Menna van Praag’s stories, The House at the End of Hope Street, The Dress Shop of Dreams, and her newest novel, The Witches of Cambridge, all invite readers to a Cambridge where magic lurks around every historical corner. These three novels are not a series, although it makes perfect sense that an enchanted bakery, dress shop, and rooming house would all coexist perfectly with the tourists and academics of Cambridge, so readers can start with any book without confusion.
The House At The End of Hope Street might be my favorite. This is the story (or rather, one chapter of a long history) of a Cambridge boarding house that takes in women who need ninety days to transform their lives. When Alba, a brokenhearted and disgraced academic, becomes the newest resident, the house creates a library of fiction and perfect reading spots to take her mind away from her failed research. For Greer, a struggling actress, the house creates a costume closet for her, nudging her away from giving up hope and becoming a waitress. With the comfort of a snarkily magical home behind them, all the women of Hope Street begin to make changes in their lives. But, as the resident housemother warns, the house also has some terrible failures…
|Recommended by Meg Stivison||Thursday, February 4th, 2016||No Comments »|
We know how most stories are supposed to start. A child is given a choice to leave their home in favor of a fantastical journey that will forever change them. This is known as the “call to adventure.”
In Sarah Jolley’s The Property of Hate, that call is made by a sardonic carnival barker with a television set for a head. Still with me? Good.
The Property of Hate, like many adventure stories, features a vibrant and imaginative world full of wondrous creatures and characters. But unlike most adventure stories, our protagonist, a child known only as “The Hero,” has no idea what she’s doing there or why. Blithely following her guide (the aforementioned TV-headed man named RGB) into a realm where existence is literally dictated by thought and imagination, The Hero soon comes to realize that she is trapped in a place where ideas can actually kill you. On top of all this, it appears that this magical world is on the verge of collapsing, with The Hero trapped inside.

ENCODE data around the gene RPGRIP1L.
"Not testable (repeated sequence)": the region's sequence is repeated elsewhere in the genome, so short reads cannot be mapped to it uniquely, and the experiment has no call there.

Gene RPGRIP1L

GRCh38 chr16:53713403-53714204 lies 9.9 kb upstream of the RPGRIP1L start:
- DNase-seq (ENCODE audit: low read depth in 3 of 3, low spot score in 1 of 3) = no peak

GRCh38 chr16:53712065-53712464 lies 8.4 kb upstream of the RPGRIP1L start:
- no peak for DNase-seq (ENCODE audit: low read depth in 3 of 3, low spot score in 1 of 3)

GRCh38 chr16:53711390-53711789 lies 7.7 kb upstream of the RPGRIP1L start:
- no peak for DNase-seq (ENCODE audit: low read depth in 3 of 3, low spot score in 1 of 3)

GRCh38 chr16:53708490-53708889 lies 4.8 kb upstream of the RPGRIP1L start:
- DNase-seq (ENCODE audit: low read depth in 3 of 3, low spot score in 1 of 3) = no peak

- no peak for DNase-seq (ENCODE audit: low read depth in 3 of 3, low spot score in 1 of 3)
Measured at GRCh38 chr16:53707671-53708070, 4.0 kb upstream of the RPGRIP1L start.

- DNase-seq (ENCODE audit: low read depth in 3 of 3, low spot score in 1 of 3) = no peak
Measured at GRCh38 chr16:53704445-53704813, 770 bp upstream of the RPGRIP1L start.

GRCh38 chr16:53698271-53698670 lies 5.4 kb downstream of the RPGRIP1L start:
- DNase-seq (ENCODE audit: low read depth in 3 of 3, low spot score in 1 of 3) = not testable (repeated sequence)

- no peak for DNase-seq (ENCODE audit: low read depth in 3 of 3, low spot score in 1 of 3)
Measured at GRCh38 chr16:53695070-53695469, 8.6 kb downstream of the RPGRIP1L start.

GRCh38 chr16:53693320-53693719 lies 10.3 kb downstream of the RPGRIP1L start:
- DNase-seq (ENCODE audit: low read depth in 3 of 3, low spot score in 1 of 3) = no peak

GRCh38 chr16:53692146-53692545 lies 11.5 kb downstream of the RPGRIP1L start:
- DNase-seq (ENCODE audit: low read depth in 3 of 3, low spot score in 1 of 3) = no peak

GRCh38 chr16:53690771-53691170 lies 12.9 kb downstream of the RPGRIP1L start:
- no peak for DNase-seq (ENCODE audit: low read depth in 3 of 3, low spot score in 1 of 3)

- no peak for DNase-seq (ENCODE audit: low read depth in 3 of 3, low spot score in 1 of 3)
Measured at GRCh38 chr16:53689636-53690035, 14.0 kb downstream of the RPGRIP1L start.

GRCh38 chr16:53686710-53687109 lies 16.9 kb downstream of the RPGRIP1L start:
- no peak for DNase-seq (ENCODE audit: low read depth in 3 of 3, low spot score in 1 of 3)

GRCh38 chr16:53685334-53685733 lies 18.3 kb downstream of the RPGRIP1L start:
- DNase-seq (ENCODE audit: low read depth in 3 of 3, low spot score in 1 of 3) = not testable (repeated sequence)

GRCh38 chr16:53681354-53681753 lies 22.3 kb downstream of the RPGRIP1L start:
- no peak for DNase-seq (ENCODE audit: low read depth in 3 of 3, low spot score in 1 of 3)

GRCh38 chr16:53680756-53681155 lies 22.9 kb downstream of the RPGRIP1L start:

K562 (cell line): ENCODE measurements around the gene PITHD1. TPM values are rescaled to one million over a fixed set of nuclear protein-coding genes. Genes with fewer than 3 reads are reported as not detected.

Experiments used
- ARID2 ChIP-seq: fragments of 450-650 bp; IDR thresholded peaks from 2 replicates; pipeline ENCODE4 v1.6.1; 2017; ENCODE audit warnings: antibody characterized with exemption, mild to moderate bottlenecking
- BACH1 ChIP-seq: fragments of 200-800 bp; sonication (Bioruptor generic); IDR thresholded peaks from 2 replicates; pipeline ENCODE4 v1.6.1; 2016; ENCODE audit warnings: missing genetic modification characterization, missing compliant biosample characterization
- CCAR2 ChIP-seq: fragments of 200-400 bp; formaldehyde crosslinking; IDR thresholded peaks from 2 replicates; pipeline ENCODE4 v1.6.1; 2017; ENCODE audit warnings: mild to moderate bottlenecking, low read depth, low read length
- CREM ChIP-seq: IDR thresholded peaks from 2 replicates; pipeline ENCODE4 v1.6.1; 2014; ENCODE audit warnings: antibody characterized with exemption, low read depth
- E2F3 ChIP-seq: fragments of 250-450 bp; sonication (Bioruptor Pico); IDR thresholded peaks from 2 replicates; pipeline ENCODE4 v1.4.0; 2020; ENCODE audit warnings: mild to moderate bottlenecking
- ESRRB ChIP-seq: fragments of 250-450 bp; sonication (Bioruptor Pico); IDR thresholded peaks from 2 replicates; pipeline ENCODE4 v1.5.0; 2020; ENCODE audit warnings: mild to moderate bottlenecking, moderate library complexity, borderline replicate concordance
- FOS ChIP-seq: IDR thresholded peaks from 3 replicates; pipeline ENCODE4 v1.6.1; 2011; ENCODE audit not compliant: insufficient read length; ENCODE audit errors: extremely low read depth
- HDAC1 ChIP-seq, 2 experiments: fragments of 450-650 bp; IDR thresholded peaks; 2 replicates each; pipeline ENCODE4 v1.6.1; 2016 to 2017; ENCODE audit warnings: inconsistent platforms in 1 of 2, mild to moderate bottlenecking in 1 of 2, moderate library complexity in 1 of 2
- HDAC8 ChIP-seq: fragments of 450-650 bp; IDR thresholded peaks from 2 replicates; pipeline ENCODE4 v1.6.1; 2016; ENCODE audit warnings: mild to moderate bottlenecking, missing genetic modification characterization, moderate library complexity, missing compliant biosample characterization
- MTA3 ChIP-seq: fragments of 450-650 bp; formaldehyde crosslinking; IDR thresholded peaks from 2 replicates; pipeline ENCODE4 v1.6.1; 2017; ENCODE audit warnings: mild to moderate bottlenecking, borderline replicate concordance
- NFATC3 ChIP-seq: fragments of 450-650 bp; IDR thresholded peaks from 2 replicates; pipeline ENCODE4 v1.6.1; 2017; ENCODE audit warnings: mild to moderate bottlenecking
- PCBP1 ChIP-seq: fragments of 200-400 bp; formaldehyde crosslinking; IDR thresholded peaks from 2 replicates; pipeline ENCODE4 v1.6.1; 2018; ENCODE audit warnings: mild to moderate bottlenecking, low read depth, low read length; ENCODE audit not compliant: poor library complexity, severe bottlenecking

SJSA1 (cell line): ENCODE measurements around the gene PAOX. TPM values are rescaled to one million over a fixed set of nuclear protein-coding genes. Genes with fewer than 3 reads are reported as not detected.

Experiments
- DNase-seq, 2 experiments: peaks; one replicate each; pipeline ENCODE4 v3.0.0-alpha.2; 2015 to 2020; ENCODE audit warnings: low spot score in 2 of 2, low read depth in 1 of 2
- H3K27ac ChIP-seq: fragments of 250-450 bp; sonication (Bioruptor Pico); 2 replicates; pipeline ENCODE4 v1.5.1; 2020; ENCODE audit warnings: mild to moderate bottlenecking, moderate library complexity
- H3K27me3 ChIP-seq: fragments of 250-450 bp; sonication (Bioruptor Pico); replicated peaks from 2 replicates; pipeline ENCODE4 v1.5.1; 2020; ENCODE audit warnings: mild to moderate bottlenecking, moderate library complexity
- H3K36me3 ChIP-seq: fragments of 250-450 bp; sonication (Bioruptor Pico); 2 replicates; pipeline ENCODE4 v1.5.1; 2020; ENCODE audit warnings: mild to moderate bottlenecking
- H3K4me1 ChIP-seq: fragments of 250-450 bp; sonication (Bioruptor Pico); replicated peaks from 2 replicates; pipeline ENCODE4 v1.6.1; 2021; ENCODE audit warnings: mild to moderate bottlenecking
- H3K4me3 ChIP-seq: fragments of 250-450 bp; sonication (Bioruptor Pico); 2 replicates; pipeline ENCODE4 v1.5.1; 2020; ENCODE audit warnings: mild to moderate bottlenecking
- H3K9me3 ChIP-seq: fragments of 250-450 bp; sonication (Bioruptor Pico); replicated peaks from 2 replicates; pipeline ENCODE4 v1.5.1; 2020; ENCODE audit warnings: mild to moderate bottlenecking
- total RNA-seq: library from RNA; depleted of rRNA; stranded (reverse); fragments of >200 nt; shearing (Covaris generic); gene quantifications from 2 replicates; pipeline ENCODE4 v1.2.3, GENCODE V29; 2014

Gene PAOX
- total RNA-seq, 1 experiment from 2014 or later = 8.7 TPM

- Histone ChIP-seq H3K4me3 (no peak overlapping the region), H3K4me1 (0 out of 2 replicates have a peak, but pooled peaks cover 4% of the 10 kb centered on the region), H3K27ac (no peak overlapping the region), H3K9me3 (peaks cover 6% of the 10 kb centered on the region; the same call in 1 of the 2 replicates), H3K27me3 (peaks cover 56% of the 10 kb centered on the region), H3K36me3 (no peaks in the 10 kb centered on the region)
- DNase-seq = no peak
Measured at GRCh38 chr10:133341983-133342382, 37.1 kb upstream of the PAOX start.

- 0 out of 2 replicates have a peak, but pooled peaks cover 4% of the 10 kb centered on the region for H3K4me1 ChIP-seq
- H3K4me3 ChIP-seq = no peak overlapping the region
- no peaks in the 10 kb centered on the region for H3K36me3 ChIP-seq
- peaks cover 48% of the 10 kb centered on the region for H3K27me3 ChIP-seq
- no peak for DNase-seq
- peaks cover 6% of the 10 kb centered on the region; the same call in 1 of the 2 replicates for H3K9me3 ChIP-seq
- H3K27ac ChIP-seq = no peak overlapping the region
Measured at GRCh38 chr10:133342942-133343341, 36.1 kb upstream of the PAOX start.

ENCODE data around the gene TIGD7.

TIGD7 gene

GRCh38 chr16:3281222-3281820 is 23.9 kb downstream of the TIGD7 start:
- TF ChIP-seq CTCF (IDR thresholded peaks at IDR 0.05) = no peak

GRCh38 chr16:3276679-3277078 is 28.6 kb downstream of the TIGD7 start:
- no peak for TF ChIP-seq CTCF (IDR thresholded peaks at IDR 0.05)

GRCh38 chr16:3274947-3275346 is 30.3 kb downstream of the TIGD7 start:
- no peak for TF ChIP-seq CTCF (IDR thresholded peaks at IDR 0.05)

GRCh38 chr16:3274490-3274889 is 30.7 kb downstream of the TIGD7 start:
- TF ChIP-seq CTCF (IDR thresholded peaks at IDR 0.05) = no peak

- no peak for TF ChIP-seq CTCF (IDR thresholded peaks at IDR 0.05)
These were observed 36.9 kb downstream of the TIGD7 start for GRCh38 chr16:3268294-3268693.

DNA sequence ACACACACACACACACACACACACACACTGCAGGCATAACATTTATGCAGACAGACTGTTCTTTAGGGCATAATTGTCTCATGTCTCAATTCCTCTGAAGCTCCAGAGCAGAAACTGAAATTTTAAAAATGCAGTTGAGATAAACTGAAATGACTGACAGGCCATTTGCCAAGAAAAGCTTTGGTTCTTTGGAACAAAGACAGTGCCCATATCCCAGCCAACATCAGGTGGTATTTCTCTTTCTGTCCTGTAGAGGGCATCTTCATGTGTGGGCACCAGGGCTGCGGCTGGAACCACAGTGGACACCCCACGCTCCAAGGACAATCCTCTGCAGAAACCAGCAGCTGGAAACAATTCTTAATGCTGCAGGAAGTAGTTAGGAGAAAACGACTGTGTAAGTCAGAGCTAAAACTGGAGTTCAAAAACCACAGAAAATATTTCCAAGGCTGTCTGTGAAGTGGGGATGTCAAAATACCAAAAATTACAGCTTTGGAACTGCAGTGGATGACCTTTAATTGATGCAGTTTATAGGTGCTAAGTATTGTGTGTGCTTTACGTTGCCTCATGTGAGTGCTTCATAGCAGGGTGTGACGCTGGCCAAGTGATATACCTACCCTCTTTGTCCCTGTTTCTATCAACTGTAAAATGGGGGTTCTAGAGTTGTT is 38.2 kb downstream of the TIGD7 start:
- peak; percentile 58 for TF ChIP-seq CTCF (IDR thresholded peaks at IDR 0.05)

|Recommended by Marie Anello||Monday, February 1st, 2016||No Comments »|
Most people know that Elizabeth I wore wigs or that Vincent van Gogh cut his ear off. But did you know Alfred Hitchcock didn’t have a belly button or that Abraham Lincoln was bad with chicks? These are just some of the strange facts uncovered in James Gulliver Hancock’s animated biography book, Artists, Writers, Thinkers, Dreamers: Portraits of 50 Famous Folks & All Their Weird Stuff.
The book features colorful one-page portraits of famous people, each one annotated with quirky facts, some well-known and some not so well-known.
Hancock, who past illustrated books include All the Buildings in New York: That I’ve Drawn So Far, says the book is a love letter to the concept of objects. “Like possessions, small quirks reflect a person’s identity,” he says. “I’m a visual communicator and I always found it interesting when people have these props that become extensions of who they are.” From Abraham Lincoln to The Wright Brothers, Hancock’s book is a colorful salute to artists, thinkers, and their unique lives.
The book is on sale from Chronicle Books.
|Recommended by The Absolute Staff||Tuesday, January 26th, 2016||No Comments »|
This year’s Black Comic Book Festival held in Harlem drew swarms of fans obsessed with Luke Cage, Sherlock and Holmes, and other superhero faire. Whit Taylor‘s tiny booth of mostly autobio comics quickly caught my eye, and I left with a copy of her comic Ghost expecting it to be a light-hearted, philosophical look at society.